It’s 5 p.m.: Do you know where your data is?
If you are like many organizations, you believe your data is secure, locked down tight in a virtual platform, safe from criminals who want to steal it and use it for nefarious purposes. You may want to think again.
While in some ways storing data in a virtualized environment keeps it safer than storing it in a physical server onsite — you have less chance of data loss due to a natural disaster or from someone walking in and actually physically removing the server — for the most part your data is no more secure on a virtual machine than it is on the physical server in your building.
The good news is that the number of organizations reporting data loss from a virtual environment decreased significantly between 2011 and 2012, but the fact that anyone is permanently losing data at all begs the question of whether data is safer in an online environment, and whether or not organizations are taking the appropriate precautions to avoid data loss in the first place.At least that’s the conclusion revealed by one recent study. According to survey respondents, almost 80 percent believe keeping data in a virtual environment decreases the likelihood of data being lost, even though almost 40 percent of those same respondents report losing at least some data in 2012. Among those who did lose data, almost a quarter never recovered it. And considering that the nature of virtual servers means that they often contain significantly more data than physical servers, the consequences of such a loss can be debilitating, if not devastating, to some organizations.
The bottom line, according to experts, is that data can be kept secure from loss, which includes breaches, in the virtual environment — if a few critical security precautions are in place.
Why Data is Lost
There are a number of reasons that data is lost from virtual servers. While some consider a data breach a “loss,” since the notion of sensitive information falling into the hands of a hacker constitutes a certain form of loss, in this sense the term “loss” refers to data that is literally “lost” — it’s irretrievable for one of several reasons. The most common reasons for data loss include file or disk corruption, deleting virtual machines without backing up the data, storage and server hardware failures, and human error. Malware, viruses and other malicious attacks can also lead to data loss, highlighting the importance for a solid data management program, disaster recovery plan, and security and administration practices.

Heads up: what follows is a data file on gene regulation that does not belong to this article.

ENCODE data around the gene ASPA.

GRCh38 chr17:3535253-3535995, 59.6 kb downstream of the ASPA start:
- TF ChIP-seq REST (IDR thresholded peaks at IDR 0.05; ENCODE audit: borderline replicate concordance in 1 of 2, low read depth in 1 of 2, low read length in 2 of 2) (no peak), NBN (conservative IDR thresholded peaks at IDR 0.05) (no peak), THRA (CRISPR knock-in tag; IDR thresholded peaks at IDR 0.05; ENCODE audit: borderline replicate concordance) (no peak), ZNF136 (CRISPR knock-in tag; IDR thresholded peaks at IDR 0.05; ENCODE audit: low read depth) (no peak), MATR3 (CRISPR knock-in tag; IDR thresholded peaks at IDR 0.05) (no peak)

Best Practices for Data Protection
Because a data loss can be devastating, it’s important to follow a few best practices to avoid potential problems. These practices include:
- Regular backups. One of the most common causes of data loss in any sector is inadequate backups; either the backups are not run often enough (or even at all) or properly. Ideally, an image-based backup system should be used to ensure data integrity, along with regular checks to avoid corrupt backups at the time they are needed most.
- Virtualization security solutions. Security is vital in the virtualized environment. Protecting the virtual environment requires a comprehensive and customized security solution that adapts to your unique environment and protects against advanced, targeted threats. The solution should include virtual patching capabilities to protect against all vulnerabilities, including SQL injections, which could lead to significant problems if left untreated.
- Encryption. Encryption is a vital part of any virtualization security plan. Data must be encrypted while in transit and in storage to keep it safe from prying eyes. In the event that your data falls into the wrong hands, encryption keeps it safe.
- Endpoint Security. Securing endpoints against malware, viruses and other security risks is another important piece in the risk mitigation puzzle. A single infected physical machine can harm the entire virtual infrastructure, leading to significant data loss.
As more organizations move to virtualized environments and we learn more about security and protection best practices, it’s reasonable to expect that the amount of lost data will decrease significantly. However, no platform will ever be immune to data loss, so it’s important to learn how to protect data and take steps to avoid catastrophic loss.